Journal of Experimental Agriculture International, ..,Vol.: 15, Issue.: 4
Survey and Exclusion Study to Explore for Natural Enemies in Ghana for the Control of Aerial Yam (Dioscorea bulbifera L.) in Florida, USA
I. Adama1*, J. V. K. Afun2, M. B. Mochiah1, M. Owusu-Akyaw1 and W. A. Overholt3
1Entomology Section, Plant Health Division, Council for Scientific and Industrial Research-Crops Research Institute, Post Office Box 3785, Kumasi, Ghana.
2Department of Crop and Soil Science, College of Agriculture and Natural Resources, Kwame Nkrumah University of Science and Technology, Kumasi, Ghana.
3Indian River Research and Education Center, University of Florida, Fort Pierce, FL 34945, USA.
A survey and exclusion study to establish the presence of D. bulbifera and its associated phytophagous insect fauna was conducted in Ghana between 2004 and 2006. The purpose was to identify potential biological control agents for this plant invading natural and protected areas in Florida, USA. The survey covered five regions based on herbarium records from three academic institutions in Ghana. A total of 40 phytophagous insect species in 9 orders were encountered on the plant with 24 species attacking D. bulbifera in two feeding guilds foliage and bulbil in Ghana. The impact of foliage feeding varied from species to species. The mean percent defoliation of aerial yam over all plots was 30%. Coleopterous species fed on only foliage and nearly all the leaves showed damage from these species. Anomala sp. and Adoretus sp. were the most important Coleoptera (Scarabaeidae) found feeding on the plant. Anomala species, exhibited a very narrow host range, attacking D. alata and D. bulbifera. Even though the damage it caused to aerial yam was relatively small, it exhibited very narrow host range. Lepidopterous species, mainly the Arctiid moths Diacrisia and Estigmene species attack aerial yam leaves and bulbils. They caused considerable damage to the bulbils the principal planting material. They however exhibited a wide host range attacking other Dioscorea species and therefore do not appear to be good biological control candidates.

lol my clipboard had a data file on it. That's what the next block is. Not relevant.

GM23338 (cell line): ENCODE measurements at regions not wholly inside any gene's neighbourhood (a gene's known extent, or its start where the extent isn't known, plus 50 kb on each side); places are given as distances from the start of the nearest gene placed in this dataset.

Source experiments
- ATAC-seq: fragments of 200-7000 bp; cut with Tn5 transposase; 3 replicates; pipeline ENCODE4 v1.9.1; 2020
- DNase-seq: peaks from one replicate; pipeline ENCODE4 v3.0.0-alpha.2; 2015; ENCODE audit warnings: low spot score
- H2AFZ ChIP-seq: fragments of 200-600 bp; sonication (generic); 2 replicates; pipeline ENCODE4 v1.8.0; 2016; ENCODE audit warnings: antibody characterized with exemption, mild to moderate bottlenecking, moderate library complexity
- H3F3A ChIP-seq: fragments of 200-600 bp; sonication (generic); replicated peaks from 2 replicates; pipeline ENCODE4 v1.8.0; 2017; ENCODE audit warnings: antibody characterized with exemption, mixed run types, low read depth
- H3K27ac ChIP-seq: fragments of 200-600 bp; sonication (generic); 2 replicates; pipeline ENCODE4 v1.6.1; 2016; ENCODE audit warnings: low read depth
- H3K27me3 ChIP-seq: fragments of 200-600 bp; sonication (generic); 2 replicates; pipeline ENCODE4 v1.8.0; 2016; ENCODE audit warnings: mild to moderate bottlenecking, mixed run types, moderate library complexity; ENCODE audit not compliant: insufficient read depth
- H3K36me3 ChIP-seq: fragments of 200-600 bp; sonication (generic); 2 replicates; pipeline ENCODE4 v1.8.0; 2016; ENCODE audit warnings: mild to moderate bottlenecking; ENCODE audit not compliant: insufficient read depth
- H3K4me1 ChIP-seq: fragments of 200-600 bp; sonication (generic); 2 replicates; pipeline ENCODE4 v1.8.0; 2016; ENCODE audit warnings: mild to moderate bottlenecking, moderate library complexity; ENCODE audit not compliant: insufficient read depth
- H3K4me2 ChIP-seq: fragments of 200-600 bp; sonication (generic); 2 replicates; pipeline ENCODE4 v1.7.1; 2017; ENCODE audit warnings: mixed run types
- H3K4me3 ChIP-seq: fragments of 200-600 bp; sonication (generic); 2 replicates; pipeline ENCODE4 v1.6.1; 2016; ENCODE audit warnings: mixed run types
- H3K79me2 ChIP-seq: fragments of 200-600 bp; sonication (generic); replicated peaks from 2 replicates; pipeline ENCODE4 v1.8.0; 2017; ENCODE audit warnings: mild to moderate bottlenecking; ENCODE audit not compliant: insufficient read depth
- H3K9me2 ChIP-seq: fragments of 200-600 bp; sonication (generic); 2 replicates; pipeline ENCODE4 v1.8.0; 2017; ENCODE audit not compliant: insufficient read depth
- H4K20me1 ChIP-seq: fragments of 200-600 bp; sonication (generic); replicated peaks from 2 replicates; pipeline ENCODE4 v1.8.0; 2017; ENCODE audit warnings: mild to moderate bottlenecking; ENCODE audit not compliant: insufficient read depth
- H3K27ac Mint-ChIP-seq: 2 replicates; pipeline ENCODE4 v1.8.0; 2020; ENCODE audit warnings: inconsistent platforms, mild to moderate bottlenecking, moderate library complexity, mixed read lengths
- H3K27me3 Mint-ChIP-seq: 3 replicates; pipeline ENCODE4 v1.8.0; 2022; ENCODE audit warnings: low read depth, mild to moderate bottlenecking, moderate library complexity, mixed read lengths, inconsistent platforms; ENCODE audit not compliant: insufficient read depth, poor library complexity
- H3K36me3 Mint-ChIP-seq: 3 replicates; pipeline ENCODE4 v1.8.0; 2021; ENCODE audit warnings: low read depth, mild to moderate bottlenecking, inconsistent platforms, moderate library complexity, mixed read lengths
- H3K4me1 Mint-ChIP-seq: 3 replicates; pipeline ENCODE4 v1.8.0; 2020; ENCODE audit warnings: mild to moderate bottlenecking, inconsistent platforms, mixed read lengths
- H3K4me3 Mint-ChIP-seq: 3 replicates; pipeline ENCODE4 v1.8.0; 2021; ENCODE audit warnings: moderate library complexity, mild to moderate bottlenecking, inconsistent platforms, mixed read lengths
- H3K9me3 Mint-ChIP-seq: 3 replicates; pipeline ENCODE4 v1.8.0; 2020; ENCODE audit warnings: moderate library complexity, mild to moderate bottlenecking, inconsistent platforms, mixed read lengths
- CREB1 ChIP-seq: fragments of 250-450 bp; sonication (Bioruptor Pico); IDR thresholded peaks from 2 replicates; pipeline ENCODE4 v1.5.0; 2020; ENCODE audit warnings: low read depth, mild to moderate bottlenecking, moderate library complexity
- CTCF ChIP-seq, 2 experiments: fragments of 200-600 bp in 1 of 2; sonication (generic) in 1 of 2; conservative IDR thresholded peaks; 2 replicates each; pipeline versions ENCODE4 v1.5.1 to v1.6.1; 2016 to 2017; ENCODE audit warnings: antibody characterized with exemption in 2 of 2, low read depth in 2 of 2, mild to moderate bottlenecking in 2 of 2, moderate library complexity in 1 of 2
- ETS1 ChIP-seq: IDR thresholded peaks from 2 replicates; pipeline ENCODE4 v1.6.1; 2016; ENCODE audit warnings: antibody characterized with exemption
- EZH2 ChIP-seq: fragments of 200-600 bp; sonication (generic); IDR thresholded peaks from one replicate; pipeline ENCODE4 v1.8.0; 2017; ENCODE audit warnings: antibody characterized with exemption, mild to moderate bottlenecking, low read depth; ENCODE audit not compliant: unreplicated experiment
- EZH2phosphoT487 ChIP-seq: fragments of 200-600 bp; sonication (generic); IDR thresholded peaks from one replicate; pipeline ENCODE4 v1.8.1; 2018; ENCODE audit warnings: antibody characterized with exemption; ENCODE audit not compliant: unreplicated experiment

Invasive; aerial yam; evaluation; Estigmene; Diacrisia species; Dioscorea bulbifera.
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